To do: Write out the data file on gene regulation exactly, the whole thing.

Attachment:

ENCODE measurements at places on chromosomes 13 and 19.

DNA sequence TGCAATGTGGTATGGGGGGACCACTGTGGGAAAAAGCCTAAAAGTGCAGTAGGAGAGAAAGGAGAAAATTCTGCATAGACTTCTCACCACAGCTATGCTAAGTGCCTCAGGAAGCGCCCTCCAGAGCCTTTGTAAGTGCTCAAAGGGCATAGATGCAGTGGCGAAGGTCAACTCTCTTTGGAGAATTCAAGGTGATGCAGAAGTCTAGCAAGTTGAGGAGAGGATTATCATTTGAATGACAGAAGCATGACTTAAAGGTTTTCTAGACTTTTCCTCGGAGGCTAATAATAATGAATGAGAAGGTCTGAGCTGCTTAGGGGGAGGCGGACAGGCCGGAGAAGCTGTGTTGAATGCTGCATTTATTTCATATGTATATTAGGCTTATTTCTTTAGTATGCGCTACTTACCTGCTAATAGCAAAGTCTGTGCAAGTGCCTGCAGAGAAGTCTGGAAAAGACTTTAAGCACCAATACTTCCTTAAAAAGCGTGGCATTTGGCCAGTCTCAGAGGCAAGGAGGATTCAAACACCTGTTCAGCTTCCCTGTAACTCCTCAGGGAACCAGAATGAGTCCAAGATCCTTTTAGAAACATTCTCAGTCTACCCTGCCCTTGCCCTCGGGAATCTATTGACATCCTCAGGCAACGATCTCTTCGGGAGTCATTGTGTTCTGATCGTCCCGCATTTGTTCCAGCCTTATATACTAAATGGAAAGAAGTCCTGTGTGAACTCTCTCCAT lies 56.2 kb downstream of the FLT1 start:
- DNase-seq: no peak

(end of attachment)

ENCODE measurements at places on chromosomes 13 and 19.

DNA sequence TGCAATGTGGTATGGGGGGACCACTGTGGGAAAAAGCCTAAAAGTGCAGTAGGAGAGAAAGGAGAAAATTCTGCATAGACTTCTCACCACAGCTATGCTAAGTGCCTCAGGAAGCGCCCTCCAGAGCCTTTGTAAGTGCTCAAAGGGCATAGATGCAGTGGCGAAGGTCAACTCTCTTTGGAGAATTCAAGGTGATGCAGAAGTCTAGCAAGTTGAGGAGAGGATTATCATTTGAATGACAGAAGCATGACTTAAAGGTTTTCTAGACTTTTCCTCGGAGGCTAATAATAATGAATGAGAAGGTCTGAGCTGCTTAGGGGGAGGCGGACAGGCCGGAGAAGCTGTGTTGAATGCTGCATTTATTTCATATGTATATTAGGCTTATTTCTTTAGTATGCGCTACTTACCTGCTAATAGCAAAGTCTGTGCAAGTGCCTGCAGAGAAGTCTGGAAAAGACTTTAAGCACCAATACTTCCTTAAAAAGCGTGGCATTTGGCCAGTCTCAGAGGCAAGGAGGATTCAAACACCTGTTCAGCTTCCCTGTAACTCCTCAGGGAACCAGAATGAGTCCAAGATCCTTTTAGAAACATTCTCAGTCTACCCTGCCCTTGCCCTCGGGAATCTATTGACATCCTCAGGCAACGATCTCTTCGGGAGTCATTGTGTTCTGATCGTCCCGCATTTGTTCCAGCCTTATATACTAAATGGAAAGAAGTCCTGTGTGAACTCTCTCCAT lies 56.2 kb downstream of the FLT1 start:
- DNase-seq: no peak